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  2. UCR Staff Theresa Page Manager 517-322-1424 Bernadette Scarborough Specialist Wendy Easterbrook Monica Jenkins Karlene Ohler Analyst Analyst Analyst 517-322-5520 517-322-1243 517-322-5544 Nicole Marsh Rosemary Muckenthaler Dept Technician Dept Technician 517-322-1933 517-322-5543 Jamie Mathews Secretary 517-322-1150

  3. UCR - Program History What is “Uniform Crime Reporting” • Michigan started the Incident Based Reporting System (IBRS) conversion in 1994 and was one of the first states to become a NIBRS certified state.

  4. MICR CRIME OFFENSES There are 96 specific crime offenses within MICR Reporting.

  5. Benefits to reporting crime data • Furnishes information on major crime issues: • violent crime • domestic violence • hate crime • child abuse • gang related crime • juvenile crime • computer crime • drug/alcohol usage • type criminal activity • usage of weapons during commission of crime

  6. Benefits to reporting crime data • Increases efficiency of collecting & reporting crime data • Identifies: • common crime problems and/or trends • characteristics of victims & perpetrators • when/where crime takes place • Statistics are used to obtain state & federal grants • Increases public awareness of specific crime activities facing law enforcement and communities in general • Law enforcement can utilize data to acquire the resources it needs to fight crime • Data available from all levels of law enforcement, allowing a common denominator among agencies

  7. MICR - Incident Report Initial Reporting • Classify and report offenses after preliminary confirmation of a call for service or a complaint establishes that a CRIME WAS, IN FACT, COMMITTED. • The findings of the court, coroner, jury, etc. have no bearing on whether to report the incident or not.

  8. MICR – Crime Classifications Offenses are defined to provide a “common denominator” utilized by the reporting states to maintain uniformity for statewide and national crime reporting. These are LAW ENFORCEMENT statistics – the purpose is to identify “law enforcement” problems. State statutes must fit into the following offense classifications. Remember to classify the crime offenses as close to the UCR definition as possible. • Crime Offenses are separated by Categories • Crimes Against Persons • Crimes Against Property • Crimes Against Society


  10. JURISDICTION • City law enforcement report offenses that occur within their city jurisdiction. • County law enforcement agencies report offenses which take place in the county outside the city’s jurisdiction, unless there is a contractual agreement with the city. • State police have jurisdiction within the entire state.

  11. MICR - Jurisdiction Guidelines • “Assists to other agencies” can be reported; however, they are not forwarded to the FBI and are not included in any statistics. • If a reportable incident is referred to another agency, the agency accepting the referral is to report the incident. Duplicate reporting would increase counts and not reflect the true crime counts.

  12. MICR Levels 1. Administrative 2. Offense 3. Offender 4. Victim 5. Arrest 6. Property

  13. MICR - Administrative Level • Action (A, D, I, M, O, R, W) • Original Year (cannot be future date) • County and City Township Codes • Incident Number • - must be unique • - 0 for non-criminal data • - up to 10 digits • - no spaces or blanks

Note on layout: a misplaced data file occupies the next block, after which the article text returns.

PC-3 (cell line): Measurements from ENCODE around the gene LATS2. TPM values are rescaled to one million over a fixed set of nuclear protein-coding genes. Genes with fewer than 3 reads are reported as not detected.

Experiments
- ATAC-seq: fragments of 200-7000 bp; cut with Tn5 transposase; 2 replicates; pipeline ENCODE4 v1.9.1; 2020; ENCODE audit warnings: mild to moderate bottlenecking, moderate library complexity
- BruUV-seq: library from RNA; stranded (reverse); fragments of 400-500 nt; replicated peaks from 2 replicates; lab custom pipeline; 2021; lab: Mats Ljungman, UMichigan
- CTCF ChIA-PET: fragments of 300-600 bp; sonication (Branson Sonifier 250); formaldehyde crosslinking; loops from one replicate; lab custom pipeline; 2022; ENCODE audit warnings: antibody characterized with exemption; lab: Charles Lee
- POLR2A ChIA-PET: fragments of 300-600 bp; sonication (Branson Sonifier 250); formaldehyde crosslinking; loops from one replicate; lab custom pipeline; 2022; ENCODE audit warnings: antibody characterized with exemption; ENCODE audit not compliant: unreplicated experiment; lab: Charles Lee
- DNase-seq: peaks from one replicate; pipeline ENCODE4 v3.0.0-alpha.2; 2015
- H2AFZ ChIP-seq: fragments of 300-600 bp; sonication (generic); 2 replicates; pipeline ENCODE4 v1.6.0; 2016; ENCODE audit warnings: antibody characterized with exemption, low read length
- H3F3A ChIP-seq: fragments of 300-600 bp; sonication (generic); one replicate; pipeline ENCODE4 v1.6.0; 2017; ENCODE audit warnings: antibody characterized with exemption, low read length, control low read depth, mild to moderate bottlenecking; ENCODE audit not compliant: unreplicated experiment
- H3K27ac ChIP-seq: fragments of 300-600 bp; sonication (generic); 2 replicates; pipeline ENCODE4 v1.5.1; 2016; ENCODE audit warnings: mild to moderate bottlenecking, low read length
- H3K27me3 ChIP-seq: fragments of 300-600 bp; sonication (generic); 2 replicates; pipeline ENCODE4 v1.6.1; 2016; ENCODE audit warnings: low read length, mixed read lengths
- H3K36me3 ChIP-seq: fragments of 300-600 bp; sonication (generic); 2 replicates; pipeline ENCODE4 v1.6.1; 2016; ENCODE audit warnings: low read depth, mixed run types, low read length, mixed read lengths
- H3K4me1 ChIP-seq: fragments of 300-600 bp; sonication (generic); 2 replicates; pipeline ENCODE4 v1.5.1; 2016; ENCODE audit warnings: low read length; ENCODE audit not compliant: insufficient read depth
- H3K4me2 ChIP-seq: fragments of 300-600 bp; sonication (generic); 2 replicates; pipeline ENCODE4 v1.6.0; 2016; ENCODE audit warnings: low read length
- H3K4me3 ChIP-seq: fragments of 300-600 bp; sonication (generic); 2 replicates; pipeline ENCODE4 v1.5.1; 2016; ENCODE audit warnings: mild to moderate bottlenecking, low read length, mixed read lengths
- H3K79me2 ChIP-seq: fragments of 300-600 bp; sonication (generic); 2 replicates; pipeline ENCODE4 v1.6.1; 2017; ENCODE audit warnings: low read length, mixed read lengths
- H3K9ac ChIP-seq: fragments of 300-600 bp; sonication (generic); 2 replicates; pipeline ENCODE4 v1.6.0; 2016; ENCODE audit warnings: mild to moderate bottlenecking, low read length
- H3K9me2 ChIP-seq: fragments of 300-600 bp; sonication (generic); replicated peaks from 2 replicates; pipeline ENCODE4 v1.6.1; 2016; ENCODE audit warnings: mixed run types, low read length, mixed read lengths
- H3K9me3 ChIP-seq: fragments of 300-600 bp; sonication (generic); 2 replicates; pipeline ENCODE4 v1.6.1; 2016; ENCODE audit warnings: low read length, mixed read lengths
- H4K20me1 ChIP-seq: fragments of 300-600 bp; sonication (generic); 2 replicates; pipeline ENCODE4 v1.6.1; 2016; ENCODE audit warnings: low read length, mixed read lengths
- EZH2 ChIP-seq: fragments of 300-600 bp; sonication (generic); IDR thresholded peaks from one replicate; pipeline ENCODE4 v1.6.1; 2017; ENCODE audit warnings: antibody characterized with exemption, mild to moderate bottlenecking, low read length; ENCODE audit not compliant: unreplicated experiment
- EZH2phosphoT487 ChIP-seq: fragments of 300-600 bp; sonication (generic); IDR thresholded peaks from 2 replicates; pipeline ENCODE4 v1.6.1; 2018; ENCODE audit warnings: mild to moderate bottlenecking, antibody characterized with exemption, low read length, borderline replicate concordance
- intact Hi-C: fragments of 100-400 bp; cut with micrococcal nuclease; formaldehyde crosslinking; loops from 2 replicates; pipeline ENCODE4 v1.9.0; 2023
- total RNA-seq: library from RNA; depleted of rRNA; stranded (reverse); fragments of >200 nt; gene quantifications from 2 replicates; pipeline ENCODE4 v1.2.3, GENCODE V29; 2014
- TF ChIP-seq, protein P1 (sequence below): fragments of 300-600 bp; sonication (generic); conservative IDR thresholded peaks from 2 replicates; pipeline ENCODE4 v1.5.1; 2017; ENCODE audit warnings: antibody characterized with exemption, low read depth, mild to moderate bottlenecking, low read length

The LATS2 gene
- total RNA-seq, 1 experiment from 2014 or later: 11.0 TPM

14. MICR - Administrative Level • Incident date (Event or Date of Report) • Use Event for “incident date” whenever possible. • Use “R” for date report was taken. • Incident hour • Military 24-hour time (00 – 23) • Enter an approximate time

  15. MICRHow to Clear An Offense • Make an arrest: One set of arrest data clears all offenses within an incident. • Exceptionally Clear an Incident with age, race and sex of at least one offender.

  16. Exceptional Clearance • Conditions for Exceptional Clearance • In order to clear an offense by exceptional means, each of the following four conditions must be met: • - The investigation must have clearly and definitely established the identity of at least one offender. • Sufficient probable cause must have been developed to support the arrest, charging, and prosecution of the offender. • The exact location of the offender must be known so that an arrest could be made. • There must be a reason outside the control of law enforcement which prevents the arrest.

  17. You can choose from one of these valid circumstances for an exception: • Death of the Offender • Prosecution Declined • Extradition Denied • Victim Refused to Cooperate • Juvenile/No Custody

  18. MICR - Incident Report Supplemental Reporting • If the initial reporting has changed, then the report must be resubmitted to update the incident in MICR. • “Unfounded” status - contrary to initial report, agency determined that the crime, in fact, did not occur. (Reporting agency must delete incident from MICR.)


  20. By definition, an incident is one or more offenses committed by the same offender, or group of offenders acting in concert, at the same time and place.

  21. Care must be taken to identify all such offenses involved in an incident. You must ensure that each offense is a separate, distinct crime, rather than just a part of another offense.

  22. Location Site • One location per offense • Report the location that best describes the crime circumstance • Offense Codes • Record the most serious offenses (up to 4) • Record each code only once

  23. Offender(s) Suspected of Using (as indicated by evidence at the scene, victims, witnesses and arrestee confession): • You can record up to 3 categories. • If the offender used Computer Equipment to perpetrate the crime.

  24. Type of Weapon Murder Negligent Manslaughter Aggravated Assault Non-Aggravated Assault (Simple) Weapons Offense Robbery Sexual Penetration Penis/Vagina CSC 1st Kidnapping Sexual Penetration Penis/Vagina CSC 3rd Sexual Penetration w/Object CSC 1st/3rd Sexual Penetration Oral/Anal CSC 1st Extortion/Blackmail Sexual Penetration Oral/Anal CSC 3rd Justifiable Homicide

  25. If a firearm was “automatic”, report this along with the firearm type. • Hands, fists or feet are considered “Personal Weapons”. • If more than one weapon was used, officer decides which one to code.


  27. Two separate sets of groups: Criminal Activity Gang Criminal Activity Type of “Criminal Activity” Up to 3 types of activity codes per offense can be entered.